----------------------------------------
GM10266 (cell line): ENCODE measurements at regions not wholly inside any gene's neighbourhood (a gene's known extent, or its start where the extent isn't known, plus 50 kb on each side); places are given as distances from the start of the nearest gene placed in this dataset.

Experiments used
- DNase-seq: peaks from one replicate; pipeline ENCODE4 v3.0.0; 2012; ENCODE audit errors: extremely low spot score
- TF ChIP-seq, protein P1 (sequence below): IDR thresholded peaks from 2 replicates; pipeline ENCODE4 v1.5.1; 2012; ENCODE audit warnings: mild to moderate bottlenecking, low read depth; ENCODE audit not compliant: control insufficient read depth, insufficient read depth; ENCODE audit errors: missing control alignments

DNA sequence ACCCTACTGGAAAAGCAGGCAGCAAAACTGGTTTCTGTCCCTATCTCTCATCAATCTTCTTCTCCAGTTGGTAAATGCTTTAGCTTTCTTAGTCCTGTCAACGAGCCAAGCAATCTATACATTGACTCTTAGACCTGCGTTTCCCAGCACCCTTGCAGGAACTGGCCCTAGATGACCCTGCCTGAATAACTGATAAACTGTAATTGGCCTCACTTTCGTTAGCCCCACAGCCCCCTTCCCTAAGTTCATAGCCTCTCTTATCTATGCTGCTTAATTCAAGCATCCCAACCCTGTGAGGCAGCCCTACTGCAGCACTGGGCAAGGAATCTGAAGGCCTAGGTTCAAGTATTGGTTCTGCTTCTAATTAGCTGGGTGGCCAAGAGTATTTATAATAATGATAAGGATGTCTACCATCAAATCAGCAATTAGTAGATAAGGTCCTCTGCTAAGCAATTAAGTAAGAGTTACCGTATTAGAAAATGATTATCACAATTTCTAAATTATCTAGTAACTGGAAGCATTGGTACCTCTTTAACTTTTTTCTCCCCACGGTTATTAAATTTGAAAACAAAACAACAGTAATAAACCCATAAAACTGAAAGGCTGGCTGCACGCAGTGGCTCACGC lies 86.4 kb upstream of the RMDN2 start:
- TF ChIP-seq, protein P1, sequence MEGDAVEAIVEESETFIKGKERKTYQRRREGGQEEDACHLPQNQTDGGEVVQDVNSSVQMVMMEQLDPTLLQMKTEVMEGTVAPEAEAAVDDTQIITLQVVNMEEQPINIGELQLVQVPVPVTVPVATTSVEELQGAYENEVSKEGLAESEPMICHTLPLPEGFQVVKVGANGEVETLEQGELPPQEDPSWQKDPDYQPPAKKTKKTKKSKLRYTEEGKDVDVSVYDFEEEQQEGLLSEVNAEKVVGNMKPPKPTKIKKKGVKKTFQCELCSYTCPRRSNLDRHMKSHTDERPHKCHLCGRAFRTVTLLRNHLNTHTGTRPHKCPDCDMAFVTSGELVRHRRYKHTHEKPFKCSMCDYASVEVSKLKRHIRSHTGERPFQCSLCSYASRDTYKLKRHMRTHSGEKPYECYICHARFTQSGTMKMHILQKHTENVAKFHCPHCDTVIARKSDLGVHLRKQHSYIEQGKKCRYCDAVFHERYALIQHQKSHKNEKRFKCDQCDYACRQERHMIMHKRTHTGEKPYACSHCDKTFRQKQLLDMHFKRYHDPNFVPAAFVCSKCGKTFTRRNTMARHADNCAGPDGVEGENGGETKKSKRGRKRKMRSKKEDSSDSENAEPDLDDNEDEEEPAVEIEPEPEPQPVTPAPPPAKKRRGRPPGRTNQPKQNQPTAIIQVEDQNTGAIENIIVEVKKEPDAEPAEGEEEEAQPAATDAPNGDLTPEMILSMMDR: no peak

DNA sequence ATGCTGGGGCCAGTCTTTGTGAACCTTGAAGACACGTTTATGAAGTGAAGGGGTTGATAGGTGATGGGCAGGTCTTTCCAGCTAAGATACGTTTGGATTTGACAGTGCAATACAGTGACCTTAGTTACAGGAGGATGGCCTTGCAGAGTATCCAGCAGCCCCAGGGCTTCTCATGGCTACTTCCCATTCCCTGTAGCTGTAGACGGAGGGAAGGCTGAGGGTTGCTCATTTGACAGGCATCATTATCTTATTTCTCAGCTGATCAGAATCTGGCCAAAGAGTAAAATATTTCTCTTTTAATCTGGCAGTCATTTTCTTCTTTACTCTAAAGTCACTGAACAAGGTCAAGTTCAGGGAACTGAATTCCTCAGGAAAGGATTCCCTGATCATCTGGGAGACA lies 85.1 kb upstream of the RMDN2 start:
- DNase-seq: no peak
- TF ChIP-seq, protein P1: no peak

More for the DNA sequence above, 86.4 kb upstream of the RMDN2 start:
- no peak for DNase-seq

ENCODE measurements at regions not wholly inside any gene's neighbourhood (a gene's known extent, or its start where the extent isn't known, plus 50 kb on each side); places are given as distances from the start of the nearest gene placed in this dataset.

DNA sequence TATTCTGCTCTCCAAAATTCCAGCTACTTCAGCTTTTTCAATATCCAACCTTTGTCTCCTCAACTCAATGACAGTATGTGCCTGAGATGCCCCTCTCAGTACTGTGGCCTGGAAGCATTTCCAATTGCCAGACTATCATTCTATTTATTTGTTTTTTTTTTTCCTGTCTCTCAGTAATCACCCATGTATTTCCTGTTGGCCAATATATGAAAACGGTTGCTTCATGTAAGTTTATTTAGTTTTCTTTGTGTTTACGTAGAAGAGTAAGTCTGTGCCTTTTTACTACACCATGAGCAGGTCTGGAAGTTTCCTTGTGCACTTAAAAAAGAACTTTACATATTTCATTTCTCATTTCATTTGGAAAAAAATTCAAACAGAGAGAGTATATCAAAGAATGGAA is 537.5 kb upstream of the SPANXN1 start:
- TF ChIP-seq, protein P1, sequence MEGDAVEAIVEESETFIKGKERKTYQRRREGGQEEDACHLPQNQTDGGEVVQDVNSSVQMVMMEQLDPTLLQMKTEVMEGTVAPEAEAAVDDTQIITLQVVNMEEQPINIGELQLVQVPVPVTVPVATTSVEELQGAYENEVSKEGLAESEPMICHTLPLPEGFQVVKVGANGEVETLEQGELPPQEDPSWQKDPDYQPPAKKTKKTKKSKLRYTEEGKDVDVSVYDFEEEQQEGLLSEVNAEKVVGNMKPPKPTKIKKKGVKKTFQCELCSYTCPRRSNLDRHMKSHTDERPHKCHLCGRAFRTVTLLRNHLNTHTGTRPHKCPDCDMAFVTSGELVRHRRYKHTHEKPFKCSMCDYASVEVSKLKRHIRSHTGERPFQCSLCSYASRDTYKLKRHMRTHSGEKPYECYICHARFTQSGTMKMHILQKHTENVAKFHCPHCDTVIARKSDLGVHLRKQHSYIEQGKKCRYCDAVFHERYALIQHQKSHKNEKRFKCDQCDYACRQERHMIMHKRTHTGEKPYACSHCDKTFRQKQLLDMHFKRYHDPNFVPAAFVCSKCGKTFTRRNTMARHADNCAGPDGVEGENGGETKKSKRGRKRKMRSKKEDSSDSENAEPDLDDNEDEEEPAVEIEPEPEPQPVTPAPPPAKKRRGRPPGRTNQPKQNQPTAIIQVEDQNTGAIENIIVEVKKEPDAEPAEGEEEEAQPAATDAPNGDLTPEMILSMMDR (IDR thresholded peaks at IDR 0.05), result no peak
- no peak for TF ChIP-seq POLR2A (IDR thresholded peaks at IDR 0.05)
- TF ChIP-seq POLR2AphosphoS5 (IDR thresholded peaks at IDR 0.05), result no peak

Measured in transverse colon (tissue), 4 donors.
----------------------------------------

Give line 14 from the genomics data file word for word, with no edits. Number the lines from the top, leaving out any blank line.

- TF ChIP-seq, protein P1, sequence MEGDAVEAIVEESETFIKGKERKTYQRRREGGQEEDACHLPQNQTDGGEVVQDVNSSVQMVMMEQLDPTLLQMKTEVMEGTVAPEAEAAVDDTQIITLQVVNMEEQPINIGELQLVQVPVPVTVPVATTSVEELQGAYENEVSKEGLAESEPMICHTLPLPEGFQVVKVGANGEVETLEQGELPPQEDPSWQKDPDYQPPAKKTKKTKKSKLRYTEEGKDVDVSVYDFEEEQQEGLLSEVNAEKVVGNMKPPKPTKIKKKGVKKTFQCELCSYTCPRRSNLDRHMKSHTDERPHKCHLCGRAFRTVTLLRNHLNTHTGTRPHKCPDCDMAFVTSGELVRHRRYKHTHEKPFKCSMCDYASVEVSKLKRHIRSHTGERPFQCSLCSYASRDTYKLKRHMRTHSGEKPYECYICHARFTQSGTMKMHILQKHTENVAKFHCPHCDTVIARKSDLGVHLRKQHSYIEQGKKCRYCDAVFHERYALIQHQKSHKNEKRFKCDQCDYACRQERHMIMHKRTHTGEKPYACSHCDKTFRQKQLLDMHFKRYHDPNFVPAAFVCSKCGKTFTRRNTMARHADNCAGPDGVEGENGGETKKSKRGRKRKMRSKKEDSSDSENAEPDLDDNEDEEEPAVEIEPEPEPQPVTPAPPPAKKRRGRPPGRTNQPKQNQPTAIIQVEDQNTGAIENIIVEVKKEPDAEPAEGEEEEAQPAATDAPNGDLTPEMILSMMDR (IDR thresholded peaks at IDR 0.05), result no peak